For example, if you purchased a plan six months into your pregnancy and require Pregvit vitamins or hospital accommodations, your plan will not cover the costs if it has a pre-existing clause.
If you are coming off a group plan and go into a guarantee issue plan, your pregnancy would be covered. Every plan is different. It’s important to know the facts about clauses such as this, so you can be prepared should you encounter any difficulties with your claims.
What is a Pre-Existing Condition?
A pre-existing condition is a health condition that you are aware of having before purchasing a health insurance policy, for which you would have experienced symptoms or sought medical attention for in the past. Regardless of the diagnosis, your insurance provider will need to know about the visit in case the symptoms you were asking about develop into something that will need more medical attention.
Pre-existing conditions can range from high blood pressure to past instances of cancer. Usually, if you are still experiencing symptoms or are being treated for a pre-existing condition, any treatment in relation to it will not be covered, but plans vary.
Your pre-existing condition is not something you should omit from your application, as that is a fraudulent act and will void your policy. It’s much better for everyone if you tell the whole truth, and leave nothing out.
What Are the Implications?
The reason insurance companies need to know about your pre-existing condition is so they can determine what the risk is to insure you. When you have a condition that requires a lot of treatment, it costs more for the company to keep you covered. This is why some plans require you to fill out a questionnaire about your health.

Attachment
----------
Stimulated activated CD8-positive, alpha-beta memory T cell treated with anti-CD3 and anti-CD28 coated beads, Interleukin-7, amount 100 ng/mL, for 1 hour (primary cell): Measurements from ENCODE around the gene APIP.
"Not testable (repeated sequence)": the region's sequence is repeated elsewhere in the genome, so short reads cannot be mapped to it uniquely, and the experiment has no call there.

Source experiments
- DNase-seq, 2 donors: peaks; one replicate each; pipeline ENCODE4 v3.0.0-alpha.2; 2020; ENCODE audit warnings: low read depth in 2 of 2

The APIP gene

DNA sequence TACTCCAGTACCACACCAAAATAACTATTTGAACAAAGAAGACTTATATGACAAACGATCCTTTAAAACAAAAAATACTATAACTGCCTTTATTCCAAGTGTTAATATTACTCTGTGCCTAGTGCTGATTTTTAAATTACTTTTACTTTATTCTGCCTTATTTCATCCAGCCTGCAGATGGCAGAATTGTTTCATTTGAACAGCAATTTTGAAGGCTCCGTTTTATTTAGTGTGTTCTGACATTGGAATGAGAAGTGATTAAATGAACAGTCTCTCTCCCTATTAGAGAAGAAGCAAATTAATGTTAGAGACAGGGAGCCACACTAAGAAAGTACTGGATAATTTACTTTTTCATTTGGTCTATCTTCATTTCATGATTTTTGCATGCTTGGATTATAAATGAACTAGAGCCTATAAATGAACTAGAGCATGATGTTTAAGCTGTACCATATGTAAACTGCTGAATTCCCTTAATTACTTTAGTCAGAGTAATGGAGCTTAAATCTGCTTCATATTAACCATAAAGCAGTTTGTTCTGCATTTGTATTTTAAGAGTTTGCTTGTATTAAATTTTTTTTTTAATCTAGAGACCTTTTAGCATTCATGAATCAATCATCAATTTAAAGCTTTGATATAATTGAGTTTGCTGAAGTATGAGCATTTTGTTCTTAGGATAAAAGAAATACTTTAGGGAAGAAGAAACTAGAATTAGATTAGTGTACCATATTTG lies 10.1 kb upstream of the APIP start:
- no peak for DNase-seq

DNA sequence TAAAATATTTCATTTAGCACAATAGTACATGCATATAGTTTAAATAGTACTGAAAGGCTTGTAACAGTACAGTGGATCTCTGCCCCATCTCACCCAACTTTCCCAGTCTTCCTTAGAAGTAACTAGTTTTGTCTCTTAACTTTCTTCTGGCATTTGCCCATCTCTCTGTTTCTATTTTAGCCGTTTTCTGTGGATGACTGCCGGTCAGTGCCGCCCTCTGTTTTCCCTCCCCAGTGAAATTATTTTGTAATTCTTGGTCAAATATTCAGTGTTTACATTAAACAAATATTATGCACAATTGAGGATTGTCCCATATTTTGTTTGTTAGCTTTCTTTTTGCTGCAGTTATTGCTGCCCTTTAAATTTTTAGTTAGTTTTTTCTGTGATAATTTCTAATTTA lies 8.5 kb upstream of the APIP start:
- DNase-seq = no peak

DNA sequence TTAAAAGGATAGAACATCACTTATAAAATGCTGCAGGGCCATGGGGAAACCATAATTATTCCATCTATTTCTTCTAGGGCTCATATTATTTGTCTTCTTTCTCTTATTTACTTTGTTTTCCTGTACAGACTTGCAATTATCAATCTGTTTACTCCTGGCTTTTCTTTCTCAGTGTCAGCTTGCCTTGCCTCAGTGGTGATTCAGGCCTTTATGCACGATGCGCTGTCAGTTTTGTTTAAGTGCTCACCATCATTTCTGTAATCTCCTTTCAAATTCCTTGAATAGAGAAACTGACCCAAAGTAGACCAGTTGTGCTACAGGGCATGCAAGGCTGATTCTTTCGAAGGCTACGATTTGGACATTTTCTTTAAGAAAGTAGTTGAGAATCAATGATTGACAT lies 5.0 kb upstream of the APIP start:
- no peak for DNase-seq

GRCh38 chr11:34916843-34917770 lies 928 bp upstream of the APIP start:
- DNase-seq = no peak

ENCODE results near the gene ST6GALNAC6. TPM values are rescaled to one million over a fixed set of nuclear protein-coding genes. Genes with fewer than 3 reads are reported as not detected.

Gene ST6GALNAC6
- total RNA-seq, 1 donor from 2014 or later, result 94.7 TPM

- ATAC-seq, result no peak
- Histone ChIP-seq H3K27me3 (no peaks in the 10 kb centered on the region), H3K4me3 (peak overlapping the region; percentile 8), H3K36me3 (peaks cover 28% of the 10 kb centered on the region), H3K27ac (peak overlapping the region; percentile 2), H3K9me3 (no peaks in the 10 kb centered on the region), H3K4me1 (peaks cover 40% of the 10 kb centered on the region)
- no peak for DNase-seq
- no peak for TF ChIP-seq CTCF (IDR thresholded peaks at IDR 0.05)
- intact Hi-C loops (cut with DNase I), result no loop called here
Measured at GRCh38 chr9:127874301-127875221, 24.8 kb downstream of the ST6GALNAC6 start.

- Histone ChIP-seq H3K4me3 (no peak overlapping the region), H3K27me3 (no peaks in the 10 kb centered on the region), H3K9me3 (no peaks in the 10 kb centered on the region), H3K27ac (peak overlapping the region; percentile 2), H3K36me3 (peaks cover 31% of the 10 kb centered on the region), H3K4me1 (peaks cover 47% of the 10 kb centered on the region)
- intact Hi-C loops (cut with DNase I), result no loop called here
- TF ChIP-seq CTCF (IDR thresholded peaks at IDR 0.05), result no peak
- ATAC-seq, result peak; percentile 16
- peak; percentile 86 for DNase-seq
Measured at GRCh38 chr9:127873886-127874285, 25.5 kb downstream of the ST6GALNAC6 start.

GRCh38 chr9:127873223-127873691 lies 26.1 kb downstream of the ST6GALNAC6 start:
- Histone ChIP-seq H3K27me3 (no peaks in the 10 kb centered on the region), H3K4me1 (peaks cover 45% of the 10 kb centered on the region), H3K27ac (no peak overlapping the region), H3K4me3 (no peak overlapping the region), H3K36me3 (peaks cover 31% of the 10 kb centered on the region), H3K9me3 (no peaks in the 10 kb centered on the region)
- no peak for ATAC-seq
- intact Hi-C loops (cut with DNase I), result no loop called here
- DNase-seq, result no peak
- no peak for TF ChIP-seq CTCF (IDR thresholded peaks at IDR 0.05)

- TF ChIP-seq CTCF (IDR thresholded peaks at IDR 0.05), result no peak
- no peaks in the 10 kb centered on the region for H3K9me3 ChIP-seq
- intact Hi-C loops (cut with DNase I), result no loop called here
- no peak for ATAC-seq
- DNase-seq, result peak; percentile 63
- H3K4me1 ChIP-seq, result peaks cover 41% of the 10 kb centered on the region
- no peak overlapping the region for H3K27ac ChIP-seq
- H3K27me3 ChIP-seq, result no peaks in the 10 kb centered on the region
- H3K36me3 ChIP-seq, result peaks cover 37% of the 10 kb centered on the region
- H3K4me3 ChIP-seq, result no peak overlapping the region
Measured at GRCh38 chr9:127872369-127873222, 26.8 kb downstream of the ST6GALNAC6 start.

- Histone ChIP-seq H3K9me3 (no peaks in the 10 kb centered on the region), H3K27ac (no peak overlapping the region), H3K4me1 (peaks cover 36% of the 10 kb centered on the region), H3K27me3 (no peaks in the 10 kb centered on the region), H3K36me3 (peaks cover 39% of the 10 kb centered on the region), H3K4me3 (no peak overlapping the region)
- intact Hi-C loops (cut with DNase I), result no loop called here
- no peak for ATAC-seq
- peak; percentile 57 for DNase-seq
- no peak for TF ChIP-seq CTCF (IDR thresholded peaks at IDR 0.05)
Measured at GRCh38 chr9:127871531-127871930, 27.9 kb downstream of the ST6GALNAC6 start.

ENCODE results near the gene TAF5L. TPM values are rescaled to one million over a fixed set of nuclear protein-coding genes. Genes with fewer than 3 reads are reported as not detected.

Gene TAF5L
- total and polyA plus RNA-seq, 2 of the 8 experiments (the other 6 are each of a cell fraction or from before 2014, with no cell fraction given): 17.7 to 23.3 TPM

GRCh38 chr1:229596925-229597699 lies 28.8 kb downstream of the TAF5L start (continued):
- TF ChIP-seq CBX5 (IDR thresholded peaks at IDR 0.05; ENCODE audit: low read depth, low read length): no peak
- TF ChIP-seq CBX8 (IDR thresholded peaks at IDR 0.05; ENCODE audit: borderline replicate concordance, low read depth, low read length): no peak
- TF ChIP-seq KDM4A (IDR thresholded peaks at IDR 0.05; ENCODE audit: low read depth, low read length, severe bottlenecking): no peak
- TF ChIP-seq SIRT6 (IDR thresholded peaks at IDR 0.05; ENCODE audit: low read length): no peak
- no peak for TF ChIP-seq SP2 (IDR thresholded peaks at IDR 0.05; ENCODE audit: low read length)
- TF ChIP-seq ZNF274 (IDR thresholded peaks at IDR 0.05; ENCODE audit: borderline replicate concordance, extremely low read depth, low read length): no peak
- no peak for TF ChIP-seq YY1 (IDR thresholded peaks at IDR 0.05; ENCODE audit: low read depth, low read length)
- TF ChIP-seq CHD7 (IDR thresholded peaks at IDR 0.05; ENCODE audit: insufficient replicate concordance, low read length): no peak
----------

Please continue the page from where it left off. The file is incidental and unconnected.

Don’t worry; having such a condition will not necessarily prevent you from having coverage. Many of the plans that have a pre-existing condition clause will allow coverage, but only for medical conditions diagnosed after your plan is in effect.
The insurance company will decide if they will take you on as a client. You can get coverage for a pre-existing problem, but in some cases you may have higher insurance premiums to pay every month, or you may be limited to a certain kind of plan.
If you originally had a health insurance plan through your employer, you probably never had to worry about the pre-existing conditions clause. But let’s say you retired or were no longer eligible for benefits under that plan. You would then need to purchase one for yourself, which would in theory be new territory for you.
If you are coming off one plan and trying to get another, one thing to watch for is that some plans will require that you apply within 60 or 90 days of leaving the group plan for guaranteed acceptance. On top of that, you will have to find out if the pre-existing conditions limitations will apply to the plans you’re thinking of purchasing. If you are moving from one individual to another plan, there may not be as many choices, or high maximum options offered.